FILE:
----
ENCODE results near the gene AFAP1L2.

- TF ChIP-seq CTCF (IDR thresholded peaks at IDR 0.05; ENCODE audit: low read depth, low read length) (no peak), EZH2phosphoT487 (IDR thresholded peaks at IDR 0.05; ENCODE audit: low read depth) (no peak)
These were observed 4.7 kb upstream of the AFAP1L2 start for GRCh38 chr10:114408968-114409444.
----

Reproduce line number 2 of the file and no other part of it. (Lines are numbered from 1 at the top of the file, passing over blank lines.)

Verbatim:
- TF ChIP-seq CTCF (IDR thresholded peaks at IDR 0.05; ENCODE audit: low read depth, low read length) (no peak), EZH2phosphoT487 (IDR thresholded peaks at IDR 0.05; ENCODE audit: low read depth) (no peak)